Scope of Variables/Methods in Java | Explained

In the programming world, the term scope refers to the area of a program in which certain data is accessible. In programming languages, the variables and methods should have a self-explanatory name and it must be unique as well, however at the same time, you have to maintain a unique, self-explanatory, and concise name which can be a little bit difficult if the program is very much lengthy.

Therefore programming languages offer the concept of scope which says not all variables/methods exist everywhere in the program instead these variables and methods will be accessible in the area where they are created.

This write-up presents a profound understanding of the following concepts:

So let’s get started!

Scope of Variable in Java

It determines whether the variable will be accessible within the entire program, within a method, or it’s accessible across the other classes as well. So in simple words, the scope of the variables determines that the variables are accessible only within the area where they are created.


The below snippet will provide a better understanding of variable scope

public class MethodScope {
public static void main(String[] args) {    
  // the variable "name" can't be used here

    String name = "John";

    // hereafter "name" can be used anywhere in the method
    System.out.println (name);

Let’s consider an example to test what will be the output, if we try to access a variable before it’s declaration:

The above snippet authenticates that the variable before its declaration can’t be accessed.

Class-level Scope in Java

The variables declared inside a class can be accessed by all the functions in that class depending on its access modifier/specifier i.e. public, private, etc. In some cases (i.e. in public access modifiers and using objects of that specific class), we can access and call the variables and methods outside the class as well.


For the profound understanding of the concepts consider the below code snippet:

package javascope;
class ClassExample1{
    public String var1;
    private int var2;

    public void function1(String var1, int var2) {
        // var1, var2 can be accessed here

    private void function2(int var3) {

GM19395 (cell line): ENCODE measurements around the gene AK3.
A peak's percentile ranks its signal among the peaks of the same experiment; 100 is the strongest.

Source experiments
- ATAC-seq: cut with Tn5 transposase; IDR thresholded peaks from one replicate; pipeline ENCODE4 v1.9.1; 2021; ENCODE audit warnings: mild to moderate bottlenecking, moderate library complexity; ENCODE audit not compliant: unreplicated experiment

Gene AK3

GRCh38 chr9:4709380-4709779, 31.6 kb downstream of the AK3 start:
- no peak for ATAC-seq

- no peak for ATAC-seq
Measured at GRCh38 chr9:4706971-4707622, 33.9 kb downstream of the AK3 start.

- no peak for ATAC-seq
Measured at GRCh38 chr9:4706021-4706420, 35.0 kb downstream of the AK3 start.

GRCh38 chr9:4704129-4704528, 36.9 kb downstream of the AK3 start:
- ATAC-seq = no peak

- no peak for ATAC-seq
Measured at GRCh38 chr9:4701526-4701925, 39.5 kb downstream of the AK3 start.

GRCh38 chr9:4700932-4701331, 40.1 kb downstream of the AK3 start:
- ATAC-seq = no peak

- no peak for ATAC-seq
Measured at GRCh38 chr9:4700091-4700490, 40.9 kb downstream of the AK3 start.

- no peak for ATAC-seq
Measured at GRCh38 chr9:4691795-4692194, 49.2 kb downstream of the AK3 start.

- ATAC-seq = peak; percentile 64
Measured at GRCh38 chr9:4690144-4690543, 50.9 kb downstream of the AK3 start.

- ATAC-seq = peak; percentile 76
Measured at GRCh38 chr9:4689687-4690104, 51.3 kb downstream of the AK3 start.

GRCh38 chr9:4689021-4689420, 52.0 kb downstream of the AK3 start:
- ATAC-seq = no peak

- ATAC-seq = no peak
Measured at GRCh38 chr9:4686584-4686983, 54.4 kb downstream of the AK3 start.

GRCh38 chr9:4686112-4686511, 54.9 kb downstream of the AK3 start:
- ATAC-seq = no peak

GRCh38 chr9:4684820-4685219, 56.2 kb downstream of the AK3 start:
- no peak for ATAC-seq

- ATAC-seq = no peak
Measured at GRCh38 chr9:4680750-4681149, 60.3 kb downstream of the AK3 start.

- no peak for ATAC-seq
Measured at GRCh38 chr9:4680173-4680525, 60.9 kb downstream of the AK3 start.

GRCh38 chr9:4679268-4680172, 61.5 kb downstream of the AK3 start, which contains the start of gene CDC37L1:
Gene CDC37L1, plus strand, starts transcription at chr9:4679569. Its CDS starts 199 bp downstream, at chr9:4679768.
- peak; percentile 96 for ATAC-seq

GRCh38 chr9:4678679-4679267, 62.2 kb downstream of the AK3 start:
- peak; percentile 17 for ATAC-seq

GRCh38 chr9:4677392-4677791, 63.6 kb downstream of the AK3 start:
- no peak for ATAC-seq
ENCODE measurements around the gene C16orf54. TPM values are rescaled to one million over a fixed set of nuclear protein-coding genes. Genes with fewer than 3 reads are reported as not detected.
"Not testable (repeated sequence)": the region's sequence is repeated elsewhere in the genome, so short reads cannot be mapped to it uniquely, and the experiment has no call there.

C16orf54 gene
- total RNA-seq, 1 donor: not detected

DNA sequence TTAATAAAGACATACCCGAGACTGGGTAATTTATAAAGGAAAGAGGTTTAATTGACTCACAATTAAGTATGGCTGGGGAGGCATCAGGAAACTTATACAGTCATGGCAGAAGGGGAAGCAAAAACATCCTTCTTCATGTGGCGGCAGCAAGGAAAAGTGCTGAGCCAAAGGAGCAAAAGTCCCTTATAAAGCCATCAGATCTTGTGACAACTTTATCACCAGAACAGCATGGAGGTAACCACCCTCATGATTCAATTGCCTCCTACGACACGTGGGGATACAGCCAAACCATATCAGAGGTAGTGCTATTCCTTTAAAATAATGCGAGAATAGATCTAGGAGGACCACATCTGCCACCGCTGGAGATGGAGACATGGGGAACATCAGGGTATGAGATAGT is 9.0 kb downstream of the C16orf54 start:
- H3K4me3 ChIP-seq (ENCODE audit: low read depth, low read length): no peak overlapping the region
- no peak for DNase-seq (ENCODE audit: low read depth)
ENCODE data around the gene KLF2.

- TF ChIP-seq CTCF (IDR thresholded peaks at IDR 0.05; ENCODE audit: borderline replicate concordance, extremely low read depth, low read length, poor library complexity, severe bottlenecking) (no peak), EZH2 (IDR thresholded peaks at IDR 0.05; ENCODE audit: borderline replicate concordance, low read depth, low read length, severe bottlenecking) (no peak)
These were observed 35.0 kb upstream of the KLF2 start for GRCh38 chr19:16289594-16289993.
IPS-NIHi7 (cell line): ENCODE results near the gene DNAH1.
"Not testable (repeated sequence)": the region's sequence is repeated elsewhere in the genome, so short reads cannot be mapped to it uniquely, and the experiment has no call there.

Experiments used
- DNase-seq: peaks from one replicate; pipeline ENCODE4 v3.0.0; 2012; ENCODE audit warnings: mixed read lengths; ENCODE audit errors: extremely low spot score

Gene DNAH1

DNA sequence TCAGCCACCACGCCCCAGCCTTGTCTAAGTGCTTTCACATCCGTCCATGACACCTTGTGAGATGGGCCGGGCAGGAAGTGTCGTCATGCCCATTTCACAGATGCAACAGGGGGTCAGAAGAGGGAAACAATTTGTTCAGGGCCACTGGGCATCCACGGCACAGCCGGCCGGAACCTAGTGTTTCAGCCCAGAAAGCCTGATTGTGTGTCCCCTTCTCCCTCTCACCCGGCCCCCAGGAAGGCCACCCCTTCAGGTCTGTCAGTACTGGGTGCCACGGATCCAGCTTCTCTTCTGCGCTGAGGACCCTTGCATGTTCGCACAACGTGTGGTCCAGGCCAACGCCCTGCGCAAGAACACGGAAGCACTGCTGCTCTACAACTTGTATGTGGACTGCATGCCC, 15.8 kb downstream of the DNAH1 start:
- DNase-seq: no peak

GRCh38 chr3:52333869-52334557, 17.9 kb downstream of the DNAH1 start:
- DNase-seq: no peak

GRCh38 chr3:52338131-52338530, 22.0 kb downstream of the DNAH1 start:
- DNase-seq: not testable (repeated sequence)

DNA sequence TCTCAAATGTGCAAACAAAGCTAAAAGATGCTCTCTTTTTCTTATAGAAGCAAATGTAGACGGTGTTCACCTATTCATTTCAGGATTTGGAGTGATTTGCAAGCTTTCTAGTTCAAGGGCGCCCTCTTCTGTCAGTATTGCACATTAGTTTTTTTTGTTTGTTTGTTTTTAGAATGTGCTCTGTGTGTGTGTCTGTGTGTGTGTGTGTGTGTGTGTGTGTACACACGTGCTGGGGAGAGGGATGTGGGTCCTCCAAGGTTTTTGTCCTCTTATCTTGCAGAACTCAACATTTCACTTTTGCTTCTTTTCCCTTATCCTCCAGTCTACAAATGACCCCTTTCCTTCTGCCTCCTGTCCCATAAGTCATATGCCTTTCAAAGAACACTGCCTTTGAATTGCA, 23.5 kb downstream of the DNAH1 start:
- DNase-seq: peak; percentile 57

// var1, var2 can be accessed here

public class MainClass{
    public static void main(String[]args) {
        ClassExample1 obj = new ClassExample1();
        // public variables can be accessed in this class
        // public methods/functions can be called from here
        function1("Scope", 5);
        String name = obj.var1;
        // private variables can be accessed in this class
        int id= obj.var2;   //Throws an error, can't access private variables of other class here
       // private methods/functions can't be called from here

The complete code snippet will look like this:

From the above snippet we have seen that the public variables and methods can be accessed and called in other classes as well using the class’ object. However, we can’t access the private variables of one class to other class even with the help of a class object.

Method-level Scope in Java

The variable declare/created within the method will be accessible anywhere in that method after its declaration, however, it wouldn’t be accessible before its declaration. Moreover, accessing the variable of one method within the other method is not possible and if we talk about methods specifically, we can call one method within other methods as well.

The below snippet will provide a better understanding of method scope in Java:


Let’s consider the below screenshot for a profound understanding of method-level scope:

From the above snippet it is clear that we can’t access the variable of one method within other methods however, we can call a method from other methods.

Block-level Scope in Java

Everything that comes within the curly brackets {} is referred as block scope and the variables created within the block of code will be accessible by the code that comes between the curly braces. The variables declared within the block scope wouldn’t be accessible outside of the block scope.


In this example we create two variables having the method-level scope and initialize them some values:

public static void main(String[] args) {
       String name = "John";
          int id = 0;
          for (int i = 0; i <= 5; i++) {
             if (id == 4) {
                  System.out.println("id: " + id);
                  System.out.println("name: " + name);



We utilize the for loop which will iterate five times and prints the name when “id = 4”. The below-snippet will provide a complete understanding of the scope and displays the output as well:

The snippet verifies that it successfully accesses both the variables i.e. name, id.

The variables created at block level wouldn’t be accessible before the start or after the end of block-level scope as shown in the below-given screenshot:

The above snippet verifies that an error occurs when we try to access the variable of block-level outside the block scope.


A variable declared within the method scope will be accessible only inside the method and a variable declared within the block scope will be accessible within the block scope. We can’t access a variable before its declaration and accessing the variables outside of the scope will result in an error. This write-up presents a comprehensive guide for the scope of variables and methods in Java.

About the author

Anees Asghar

I am a self-motivated IT professional having more than one year of industry experience in technical writing. I am passionate about writing on the topics related to web development.